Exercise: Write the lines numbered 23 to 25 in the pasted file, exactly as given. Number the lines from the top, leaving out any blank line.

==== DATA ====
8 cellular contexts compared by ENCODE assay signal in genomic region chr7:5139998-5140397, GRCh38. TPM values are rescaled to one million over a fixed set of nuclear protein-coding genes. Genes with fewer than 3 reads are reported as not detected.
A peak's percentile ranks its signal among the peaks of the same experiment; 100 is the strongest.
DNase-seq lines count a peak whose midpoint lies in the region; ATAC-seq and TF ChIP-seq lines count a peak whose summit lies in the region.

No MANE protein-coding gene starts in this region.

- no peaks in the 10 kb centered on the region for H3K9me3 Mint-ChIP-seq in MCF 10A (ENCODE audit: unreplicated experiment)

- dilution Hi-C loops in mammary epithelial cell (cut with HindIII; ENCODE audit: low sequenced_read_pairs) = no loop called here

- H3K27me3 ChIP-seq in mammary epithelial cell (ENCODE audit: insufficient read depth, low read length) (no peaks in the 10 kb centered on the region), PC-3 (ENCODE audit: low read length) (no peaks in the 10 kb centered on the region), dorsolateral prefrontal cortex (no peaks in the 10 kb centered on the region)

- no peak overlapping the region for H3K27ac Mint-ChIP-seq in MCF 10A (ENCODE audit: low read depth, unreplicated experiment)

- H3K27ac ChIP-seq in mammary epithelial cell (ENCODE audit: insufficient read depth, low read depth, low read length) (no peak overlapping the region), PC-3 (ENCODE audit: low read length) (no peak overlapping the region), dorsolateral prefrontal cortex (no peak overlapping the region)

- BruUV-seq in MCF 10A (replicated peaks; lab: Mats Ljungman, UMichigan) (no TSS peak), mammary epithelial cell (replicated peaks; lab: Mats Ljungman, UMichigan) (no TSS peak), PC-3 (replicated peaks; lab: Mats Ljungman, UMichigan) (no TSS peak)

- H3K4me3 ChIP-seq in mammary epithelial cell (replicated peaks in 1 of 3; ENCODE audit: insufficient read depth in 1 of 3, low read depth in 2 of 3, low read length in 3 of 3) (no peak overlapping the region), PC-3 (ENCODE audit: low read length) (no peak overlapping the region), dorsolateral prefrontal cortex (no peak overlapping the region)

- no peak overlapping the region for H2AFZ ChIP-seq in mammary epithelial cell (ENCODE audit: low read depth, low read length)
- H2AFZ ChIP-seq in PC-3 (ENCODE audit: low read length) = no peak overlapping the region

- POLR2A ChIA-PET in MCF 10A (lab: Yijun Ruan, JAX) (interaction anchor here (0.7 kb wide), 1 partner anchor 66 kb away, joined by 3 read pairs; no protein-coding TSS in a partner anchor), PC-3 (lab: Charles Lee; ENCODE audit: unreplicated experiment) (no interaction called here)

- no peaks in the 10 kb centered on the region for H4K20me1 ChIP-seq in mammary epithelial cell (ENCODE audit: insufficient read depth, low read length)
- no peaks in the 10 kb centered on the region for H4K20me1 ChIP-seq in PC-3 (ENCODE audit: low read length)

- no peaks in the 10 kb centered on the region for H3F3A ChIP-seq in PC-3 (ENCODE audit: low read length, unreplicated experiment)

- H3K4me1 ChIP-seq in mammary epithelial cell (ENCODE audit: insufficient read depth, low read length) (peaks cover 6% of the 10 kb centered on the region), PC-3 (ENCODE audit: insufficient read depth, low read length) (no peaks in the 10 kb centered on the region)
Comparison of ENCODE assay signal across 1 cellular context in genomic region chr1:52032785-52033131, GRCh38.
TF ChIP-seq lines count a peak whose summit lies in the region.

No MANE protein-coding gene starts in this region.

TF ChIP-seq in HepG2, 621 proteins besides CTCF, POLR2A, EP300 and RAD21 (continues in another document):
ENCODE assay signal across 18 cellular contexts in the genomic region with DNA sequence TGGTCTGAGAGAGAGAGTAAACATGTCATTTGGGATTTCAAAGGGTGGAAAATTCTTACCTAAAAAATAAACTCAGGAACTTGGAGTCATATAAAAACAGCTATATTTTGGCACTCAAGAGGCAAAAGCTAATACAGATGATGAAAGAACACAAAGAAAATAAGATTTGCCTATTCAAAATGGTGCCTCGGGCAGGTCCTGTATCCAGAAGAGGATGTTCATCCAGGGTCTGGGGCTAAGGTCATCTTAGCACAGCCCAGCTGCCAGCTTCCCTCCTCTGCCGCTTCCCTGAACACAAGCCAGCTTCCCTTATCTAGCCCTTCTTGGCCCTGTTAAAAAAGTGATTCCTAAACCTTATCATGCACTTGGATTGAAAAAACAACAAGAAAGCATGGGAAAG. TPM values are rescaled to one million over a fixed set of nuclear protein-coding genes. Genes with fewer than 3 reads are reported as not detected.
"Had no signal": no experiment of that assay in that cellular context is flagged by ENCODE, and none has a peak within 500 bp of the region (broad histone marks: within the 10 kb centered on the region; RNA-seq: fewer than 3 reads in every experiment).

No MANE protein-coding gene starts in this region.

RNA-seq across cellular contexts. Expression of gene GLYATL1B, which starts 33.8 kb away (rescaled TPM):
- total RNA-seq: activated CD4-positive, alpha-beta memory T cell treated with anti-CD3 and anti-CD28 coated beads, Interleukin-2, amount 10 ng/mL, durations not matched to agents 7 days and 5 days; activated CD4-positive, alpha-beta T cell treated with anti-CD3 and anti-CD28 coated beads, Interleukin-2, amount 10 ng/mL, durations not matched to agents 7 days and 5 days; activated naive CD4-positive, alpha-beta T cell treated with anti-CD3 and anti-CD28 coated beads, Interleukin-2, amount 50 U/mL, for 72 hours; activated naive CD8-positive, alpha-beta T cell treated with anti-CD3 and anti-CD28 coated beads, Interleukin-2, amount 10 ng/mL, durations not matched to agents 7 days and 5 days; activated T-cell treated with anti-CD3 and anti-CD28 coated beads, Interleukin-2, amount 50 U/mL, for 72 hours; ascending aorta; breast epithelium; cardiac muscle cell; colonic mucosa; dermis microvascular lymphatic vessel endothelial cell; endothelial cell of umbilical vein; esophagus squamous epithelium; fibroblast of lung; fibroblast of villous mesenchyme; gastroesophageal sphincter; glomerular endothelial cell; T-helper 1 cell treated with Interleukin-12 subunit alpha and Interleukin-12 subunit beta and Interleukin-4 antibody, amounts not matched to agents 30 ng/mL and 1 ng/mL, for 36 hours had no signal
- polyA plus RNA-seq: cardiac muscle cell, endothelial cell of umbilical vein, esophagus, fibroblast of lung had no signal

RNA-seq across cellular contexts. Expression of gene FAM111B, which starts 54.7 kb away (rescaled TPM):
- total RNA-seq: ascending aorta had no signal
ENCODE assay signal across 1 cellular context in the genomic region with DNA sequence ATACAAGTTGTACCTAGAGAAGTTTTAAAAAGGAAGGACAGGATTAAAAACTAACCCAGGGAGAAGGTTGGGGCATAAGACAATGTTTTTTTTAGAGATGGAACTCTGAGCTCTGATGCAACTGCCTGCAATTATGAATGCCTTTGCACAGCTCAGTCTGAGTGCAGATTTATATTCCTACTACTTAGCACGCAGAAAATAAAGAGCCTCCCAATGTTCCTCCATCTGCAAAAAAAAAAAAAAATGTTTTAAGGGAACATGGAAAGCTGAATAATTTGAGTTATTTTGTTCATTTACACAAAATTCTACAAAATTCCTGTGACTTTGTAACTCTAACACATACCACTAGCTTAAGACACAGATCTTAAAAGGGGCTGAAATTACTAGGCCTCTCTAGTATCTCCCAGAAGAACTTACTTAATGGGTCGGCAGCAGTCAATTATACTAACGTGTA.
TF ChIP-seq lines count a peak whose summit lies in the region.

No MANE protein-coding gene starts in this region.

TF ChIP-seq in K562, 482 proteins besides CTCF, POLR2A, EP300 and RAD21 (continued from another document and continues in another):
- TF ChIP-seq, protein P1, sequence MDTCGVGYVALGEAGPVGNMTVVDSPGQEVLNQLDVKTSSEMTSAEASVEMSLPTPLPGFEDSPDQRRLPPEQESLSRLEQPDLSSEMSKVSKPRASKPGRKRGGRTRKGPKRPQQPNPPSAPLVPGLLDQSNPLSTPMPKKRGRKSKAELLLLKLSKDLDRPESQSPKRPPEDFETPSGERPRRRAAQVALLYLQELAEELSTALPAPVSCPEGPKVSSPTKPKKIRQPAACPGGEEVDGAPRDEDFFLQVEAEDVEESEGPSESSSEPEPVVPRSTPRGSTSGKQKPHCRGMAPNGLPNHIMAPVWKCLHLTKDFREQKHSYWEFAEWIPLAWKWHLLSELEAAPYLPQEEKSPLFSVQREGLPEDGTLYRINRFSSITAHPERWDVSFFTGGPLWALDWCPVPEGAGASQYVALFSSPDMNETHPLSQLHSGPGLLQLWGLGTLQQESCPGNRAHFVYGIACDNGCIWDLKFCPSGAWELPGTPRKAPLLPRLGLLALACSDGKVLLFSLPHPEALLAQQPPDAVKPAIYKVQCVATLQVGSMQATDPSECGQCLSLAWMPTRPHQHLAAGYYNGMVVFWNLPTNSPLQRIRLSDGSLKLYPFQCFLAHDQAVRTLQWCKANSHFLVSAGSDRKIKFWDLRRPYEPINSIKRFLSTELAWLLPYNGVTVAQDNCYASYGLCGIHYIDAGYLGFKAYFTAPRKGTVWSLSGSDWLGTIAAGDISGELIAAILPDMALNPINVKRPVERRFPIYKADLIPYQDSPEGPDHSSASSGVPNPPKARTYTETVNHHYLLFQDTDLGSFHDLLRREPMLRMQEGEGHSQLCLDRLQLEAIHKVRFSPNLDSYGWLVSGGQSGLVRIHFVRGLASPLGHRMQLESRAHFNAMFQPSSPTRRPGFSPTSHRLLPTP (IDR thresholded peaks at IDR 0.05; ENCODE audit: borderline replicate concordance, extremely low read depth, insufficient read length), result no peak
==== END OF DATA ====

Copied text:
ENCODE assay signal across 18 cellular contexts in the genomic region with DNA sequence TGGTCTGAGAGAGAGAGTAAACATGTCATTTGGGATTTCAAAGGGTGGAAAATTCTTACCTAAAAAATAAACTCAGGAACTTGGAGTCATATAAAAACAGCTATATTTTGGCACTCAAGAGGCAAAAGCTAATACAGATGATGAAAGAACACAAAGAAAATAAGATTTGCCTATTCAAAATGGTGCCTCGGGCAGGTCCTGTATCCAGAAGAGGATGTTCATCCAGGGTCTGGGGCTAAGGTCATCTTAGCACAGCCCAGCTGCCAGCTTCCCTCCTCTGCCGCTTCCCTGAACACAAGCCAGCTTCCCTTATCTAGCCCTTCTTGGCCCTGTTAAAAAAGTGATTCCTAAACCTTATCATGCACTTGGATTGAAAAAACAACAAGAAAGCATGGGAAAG. TPM values are rescaled to one million over a fixed set of nuclear protein-coding genes. Genes with fewer than 3 reads are reported as not detected.
"Had no signal": no experiment of that assay in that cellular context is flagged by ENCODE, and none has a peak within 500 bp of the region (broad histone marks: within the 10 kb centered on the region; RNA-seq: fewer than 3 reads in every experiment).

No MANE protein-coding gene starts in this region.